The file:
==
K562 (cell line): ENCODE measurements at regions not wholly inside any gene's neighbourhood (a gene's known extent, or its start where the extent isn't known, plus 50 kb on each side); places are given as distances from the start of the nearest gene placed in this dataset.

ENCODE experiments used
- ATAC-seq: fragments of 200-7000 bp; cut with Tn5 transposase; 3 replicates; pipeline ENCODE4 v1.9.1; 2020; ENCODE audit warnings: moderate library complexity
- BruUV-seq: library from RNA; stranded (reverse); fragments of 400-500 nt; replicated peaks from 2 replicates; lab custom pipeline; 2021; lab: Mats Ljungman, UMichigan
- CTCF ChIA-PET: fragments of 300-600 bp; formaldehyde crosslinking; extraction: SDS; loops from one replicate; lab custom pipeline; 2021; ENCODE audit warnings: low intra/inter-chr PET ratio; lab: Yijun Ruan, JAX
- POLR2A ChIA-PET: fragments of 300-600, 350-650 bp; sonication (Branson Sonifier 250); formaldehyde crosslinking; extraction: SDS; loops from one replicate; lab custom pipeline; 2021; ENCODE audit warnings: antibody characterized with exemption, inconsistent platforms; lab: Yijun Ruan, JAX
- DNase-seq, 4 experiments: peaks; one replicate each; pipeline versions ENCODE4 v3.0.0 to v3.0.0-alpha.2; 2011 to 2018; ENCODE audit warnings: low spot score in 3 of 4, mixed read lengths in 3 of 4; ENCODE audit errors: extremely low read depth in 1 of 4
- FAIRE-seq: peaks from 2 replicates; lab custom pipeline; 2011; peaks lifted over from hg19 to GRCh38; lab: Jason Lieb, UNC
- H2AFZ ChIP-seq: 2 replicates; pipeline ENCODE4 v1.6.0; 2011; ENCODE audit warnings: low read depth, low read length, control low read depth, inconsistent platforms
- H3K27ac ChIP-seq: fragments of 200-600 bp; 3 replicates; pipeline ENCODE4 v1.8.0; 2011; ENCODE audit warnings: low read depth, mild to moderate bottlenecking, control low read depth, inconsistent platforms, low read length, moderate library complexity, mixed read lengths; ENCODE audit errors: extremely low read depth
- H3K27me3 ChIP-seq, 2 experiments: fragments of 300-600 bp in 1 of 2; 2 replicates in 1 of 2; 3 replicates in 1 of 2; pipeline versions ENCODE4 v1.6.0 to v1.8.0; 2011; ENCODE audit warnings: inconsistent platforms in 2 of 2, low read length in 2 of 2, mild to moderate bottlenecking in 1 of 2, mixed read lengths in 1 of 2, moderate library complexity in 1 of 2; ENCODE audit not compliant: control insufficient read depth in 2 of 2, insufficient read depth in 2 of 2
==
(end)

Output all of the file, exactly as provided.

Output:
K562 (cell line): ENCODE measurements at regions not wholly inside any gene's neighbourhood (a gene's known extent, or its start where the extent isn't known, plus 50 kb on each side); places are given as distances from the start of the nearest gene placed in this dataset.

ENCODE experiments used
- ATAC-seq: fragments of 200-7000 bp; cut with Tn5 transposase; 3 replicates; pipeline ENCODE4 v1.9.1; 2020; ENCODE audit warnings: moderate library complexity
- BruUV-seq: library from RNA; stranded (reverse); fragments of 400-500 nt; replicated peaks from 2 replicates; lab custom pipeline; 2021; lab: Mats Ljungman, UMichigan
- CTCF ChIA-PET: fragments of 300-600 bp; formaldehyde crosslinking; extraction: SDS; loops from one replicate; lab custom pipeline; 2021; ENCODE audit warnings: low intra/inter-chr PET ratio; lab: Yijun Ruan, JAX
- POLR2A ChIA-PET: fragments of 300-600, 350-650 bp; sonication (Branson Sonifier 250); formaldehyde crosslinking; extraction: SDS; loops from one replicate; lab custom pipeline; 2021; ENCODE audit warnings: antibody characterized with exemption, inconsistent platforms; lab: Yijun Ruan, JAX
- DNase-seq, 4 experiments: peaks; one replicate each; pipeline versions ENCODE4 v3.0.0 to v3.0.0-alpha.2; 2011 to 2018; ENCODE audit warnings: low spot score in 3 of 4, mixed read lengths in 3 of 4; ENCODE audit errors: extremely low read depth in 1 of 4
- FAIRE-seq: peaks from 2 replicates; lab custom pipeline; 2011; peaks lifted over from hg19 to GRCh38; lab: Jason Lieb, UNC
- H2AFZ ChIP-seq: 2 replicates; pipeline ENCODE4 v1.6.0; 2011; ENCODE audit warnings: low read depth, low read length, control low read depth, inconsistent platforms
- H3K27ac ChIP-seq: fragments of 200-600 bp; 3 replicates; pipeline ENCODE4 v1.8.0; 2011; ENCODE audit warnings: low read depth, mild to moderate bottlenecking, control low read depth, inconsistent platforms, low read length, moderate library complexity, mixed read lengths; ENCODE audit errors: extremely low read depth
- H3K27me3 ChIP-seq, 2 experiments: fragments of 300-600 bp in 1 of 2; 2 replicates in 1 of 2; 3 replicates in 1 of 2; pipeline versions ENCODE4 v1.6.0 to v1.8.0; 2011; ENCODE audit warnings: inconsistent platforms in 2 of 2, low read length in 2 of 2, mild to moderate bottlenecking in 1 of 2, mixed read lengths in 1 of 2, moderate library complexity in 1 of 2; ENCODE audit not compliant: control insufficient read depth in 2 of 2, insufficient read depth in 2 of 2